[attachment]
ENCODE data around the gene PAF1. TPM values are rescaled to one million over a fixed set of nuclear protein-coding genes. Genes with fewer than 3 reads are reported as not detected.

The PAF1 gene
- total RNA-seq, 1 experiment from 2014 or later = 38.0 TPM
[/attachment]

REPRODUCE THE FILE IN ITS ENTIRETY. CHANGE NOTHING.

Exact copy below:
ENCODE data around the gene PAF1. TPM values are rescaled to one million over a fixed set of nuclear protein-coding genes. Genes with fewer than 3 reads are reported as not detected.

The PAF1 gene
- total RNA-seq, 1 experiment from 2014 or later = 38.0 TPM